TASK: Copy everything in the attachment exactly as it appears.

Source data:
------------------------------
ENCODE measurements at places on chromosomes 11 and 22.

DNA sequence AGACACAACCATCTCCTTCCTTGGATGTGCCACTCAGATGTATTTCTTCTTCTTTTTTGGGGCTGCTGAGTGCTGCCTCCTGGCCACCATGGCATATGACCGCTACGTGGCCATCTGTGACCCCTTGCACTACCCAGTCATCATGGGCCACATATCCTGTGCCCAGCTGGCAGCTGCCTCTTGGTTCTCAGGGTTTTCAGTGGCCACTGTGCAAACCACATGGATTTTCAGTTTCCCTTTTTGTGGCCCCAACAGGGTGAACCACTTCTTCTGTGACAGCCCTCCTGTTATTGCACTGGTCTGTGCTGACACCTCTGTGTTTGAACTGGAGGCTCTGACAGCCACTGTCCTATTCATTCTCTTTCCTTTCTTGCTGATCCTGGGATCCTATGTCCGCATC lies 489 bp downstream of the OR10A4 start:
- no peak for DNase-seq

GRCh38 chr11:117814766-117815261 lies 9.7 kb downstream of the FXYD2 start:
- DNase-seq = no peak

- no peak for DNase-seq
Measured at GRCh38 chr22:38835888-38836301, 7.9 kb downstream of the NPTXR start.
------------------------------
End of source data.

ENCODE measurements at places on chromosomes 11 and 22.

DNA sequence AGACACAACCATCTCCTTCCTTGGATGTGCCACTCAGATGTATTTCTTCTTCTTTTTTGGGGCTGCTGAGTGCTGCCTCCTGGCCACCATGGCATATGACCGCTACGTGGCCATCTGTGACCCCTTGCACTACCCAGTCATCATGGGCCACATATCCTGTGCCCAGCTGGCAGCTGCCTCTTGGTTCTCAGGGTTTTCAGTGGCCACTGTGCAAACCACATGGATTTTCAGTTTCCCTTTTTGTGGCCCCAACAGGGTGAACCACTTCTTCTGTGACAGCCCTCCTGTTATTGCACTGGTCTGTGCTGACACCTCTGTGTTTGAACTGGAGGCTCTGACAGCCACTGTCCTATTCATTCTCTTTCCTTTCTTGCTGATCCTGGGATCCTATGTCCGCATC lies 489 bp downstream of the OR10A4 start:
- no peak for DNase-seq

GRCh38 chr11:117814766-117815261 lies 9.7 kb downstream of the FXYD2 start:
- DNase-seq = no peak

- no peak for DNase-seq
Measured at GRCh38 chr22:38835888-38836301, 7.9 kb downstream of the NPTXR start.